Centre for Bioengineering
On this page:
- Cell and Tissue Engineering Labs
- Centre for Advanced Robotics at Queen Mary (ARQ)
- Confocal Laser Scanning and Super-resolution Microscopy Lab
- Electrochemistry Facilities
- Human Performance Lab
- Intelligent BioFluids Lab
- Materials Characterisation Lab
- Mechanical Testing Facilities
- Mechanical Workshop
- Mechanobiology and BioAFM Laboratories
- Medical Electronics Facility
- NanoVision Centre
- Photoelectrochemical Imaging Lab
- Photoelectron Spectroscopy Facility
- Polymer Processing Facility
- Queen Mary+Emulate Organs-on-Chips Centre
- Spectroscopy Facility
- The Makerspace
- Thermal Analysis Facility
- Thermoelectric Suite
- Undergraduate Teaching Labs
- X-Ray Diffraction Facility
Cell and Tissue Engineering Labs
LaboGene Microbiological Safety Cabinet
The cell and tissue engineering laboratories provide extensive facilities for tissue engineering, mechanobiology and biomechanics research and teaching. The facilities include five dedicated cell culture laboratories, a molecular biology facility and general purpose and biochemistry laboratories. The labs house machines for mechanical testing of biological tissues or implantable materials as well as equipment for a wide range of biochemical/cell biology analysis.
Contact: Mr Shafir Iqbal
Centre for Advanced Robotics at Queen Mary (ARQ)
The laboratory of the Centre for Advanced Robotics at Queen Mary (ARQ) is equipped with robotics-arms, mobile platforms, mechatronic and control systems, swarm robots, human-like robotic systems, virtual reality and haptic interfaces, human motion tracking system. The laboratory is managed by ARQ and is located on the ground floor (G16) of the West wing of the Engineering building.
Contact: Prof Kaspar Althoefer
Confocal Laser Scanning and Super-resolution Microscopy Lab
SEMS hosts a confocal microscopy containing two laser scanning confocal microscopes - a Perkin Elmer spinning disc system and a Leica SP2 with multiphoton laser and lifetime imaging system. In addition we will soon be purchasing a new confocal microscope associated with a super-resolution system. The unit enables live cell fluorescence imaging (GFP, calcium imaging etc), 3D reconstruction and morphological measurement, photobleaching assays such as FRAP and FLIP and fluorescence lifetime microscopy(FLIM). The microscopes also interface with sophisticated mechanical loading systems for tissues, individual living cells (micropipette aspiration) and artificial constructs.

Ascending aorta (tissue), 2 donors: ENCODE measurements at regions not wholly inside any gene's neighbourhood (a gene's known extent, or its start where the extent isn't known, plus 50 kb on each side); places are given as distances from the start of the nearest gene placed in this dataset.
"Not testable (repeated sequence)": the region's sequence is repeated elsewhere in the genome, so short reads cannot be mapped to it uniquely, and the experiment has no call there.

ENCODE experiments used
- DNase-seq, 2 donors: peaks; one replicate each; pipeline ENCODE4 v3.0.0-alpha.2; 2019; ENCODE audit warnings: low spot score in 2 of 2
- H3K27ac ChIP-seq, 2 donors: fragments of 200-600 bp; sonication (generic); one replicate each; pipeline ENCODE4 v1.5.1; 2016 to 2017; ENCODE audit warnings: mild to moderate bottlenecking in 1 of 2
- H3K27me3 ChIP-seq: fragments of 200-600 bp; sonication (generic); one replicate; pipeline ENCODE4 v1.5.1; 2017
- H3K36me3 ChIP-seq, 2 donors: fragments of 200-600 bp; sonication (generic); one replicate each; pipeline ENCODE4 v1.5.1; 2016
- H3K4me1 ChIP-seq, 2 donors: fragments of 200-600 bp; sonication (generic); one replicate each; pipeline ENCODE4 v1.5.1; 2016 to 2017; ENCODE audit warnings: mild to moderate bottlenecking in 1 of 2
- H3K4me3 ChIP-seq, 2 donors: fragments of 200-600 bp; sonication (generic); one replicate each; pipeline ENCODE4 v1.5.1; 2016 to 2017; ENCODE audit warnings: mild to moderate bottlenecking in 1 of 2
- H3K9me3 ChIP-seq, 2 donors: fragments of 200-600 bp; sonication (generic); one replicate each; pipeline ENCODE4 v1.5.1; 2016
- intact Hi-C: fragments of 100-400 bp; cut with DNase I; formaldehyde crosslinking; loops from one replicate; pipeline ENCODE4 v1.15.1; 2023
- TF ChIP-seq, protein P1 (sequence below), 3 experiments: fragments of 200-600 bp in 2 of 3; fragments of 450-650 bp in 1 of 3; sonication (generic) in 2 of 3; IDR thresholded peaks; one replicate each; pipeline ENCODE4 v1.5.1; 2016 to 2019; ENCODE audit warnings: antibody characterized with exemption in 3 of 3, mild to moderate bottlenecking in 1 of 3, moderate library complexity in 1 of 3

Contact: Prof Martin Knight
Zahner photoelectrochemistry station
We have a wide range of electrochemical and photoelectrochemical facilities for testing of energy materials. These include:
- Xe lamp 400W with solar simulator filter, potentiostat and electrochemical cell: for photocurrent measurements of photoelectrodes in multiple electrolytes, in a three-electrode (half cell) configuration, under 1 sun simulated conditions (with IR filter to avoid overheating of lamp and sample).
- Zahner photoelectrochemistry station: fully integrated photoelectrochemical workstation for high accuracy QE/IPCE measurements. Also with a tuneable LED light source that allows to measure photocurrent response at different wavelengths and possibility of measure electrochemical impedance spectroscopy, too.
- Rotating Disc Electrode (RDE) and potentiostat (with FRA for measuring electrochemical impedance spectroscopy): RDE in three-electrode electrochemical cell configuration with potentiostat to measure the electrocatalytic activity of new materials towards the oxygen evolution reaction (OER) and oxygen reduction reaction (ORR)
- Potentiostat Biologic (+/- 5V -10A) and redox flow battery system: for measuring the performance of electrode materials in full cell configuration for redox flow cell applications.
Contact: Dr Ana Sobrido
Human Performance Lab
We analyse motion and forces in people during walking, running and many other activities. Our state-of-the-art facilities allow us to assess normal subjects, elite athletes, patients who have had an operation, or individuals with some disability. The wide range of equipment available includes: Force plate in the ground, Treadmill that can accommodate wheelchairs and motion analysis facilities, and Sensors for indicating when muscles are activated and an oxygen consumption monitor. All of these are used for undergraduate, clinical and research projects.
Contact: Dr Stuart Miller
Intelligent BioFluids Lab
Hydrodynamic interaction of microcapsules in a microchannel bifurcation (front cover highlight in Journal of Fluid Mechanics volume 923)